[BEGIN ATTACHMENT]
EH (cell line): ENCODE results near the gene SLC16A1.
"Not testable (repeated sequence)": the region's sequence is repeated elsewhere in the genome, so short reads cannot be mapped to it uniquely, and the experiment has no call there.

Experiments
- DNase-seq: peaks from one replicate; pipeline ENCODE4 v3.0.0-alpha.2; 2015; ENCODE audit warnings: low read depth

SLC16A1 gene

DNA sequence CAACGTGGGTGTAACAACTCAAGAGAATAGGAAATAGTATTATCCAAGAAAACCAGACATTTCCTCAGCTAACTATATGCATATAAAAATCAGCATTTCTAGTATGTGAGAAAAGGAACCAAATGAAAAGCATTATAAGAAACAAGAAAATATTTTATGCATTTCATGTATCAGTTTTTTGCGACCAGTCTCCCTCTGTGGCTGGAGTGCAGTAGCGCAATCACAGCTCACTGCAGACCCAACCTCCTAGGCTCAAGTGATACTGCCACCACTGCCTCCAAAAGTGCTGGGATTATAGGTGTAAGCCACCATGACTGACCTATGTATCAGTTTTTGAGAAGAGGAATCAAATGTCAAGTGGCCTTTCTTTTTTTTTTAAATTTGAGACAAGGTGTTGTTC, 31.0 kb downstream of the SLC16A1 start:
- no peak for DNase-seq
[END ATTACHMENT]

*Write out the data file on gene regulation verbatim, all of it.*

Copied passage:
EH (cell line): ENCODE results near the gene SLC16A1.
"Not testable (repeated sequence)": the region's sequence is repeated elsewhere in the genome, so short reads cannot be mapped to it uniquely, and the experiment has no call there.

Experiments
- DNase-seq: peaks from one replicate; pipeline ENCODE4 v3.0.0-alpha.2; 2015; ENCODE audit warnings: low read depth

SLC16A1 gene

DNA sequence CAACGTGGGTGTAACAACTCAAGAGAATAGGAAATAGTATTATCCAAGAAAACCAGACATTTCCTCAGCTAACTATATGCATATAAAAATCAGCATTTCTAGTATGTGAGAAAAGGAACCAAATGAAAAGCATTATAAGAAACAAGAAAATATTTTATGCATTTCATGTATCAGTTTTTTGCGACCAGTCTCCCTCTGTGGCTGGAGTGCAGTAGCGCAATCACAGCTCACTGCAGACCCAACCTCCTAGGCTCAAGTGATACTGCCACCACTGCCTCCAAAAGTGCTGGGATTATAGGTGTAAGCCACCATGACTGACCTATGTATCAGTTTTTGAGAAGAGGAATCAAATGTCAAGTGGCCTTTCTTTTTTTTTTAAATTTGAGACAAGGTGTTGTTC, 31.0 kb downstream of the SLC16A1 start:
- no peak for DNase-seq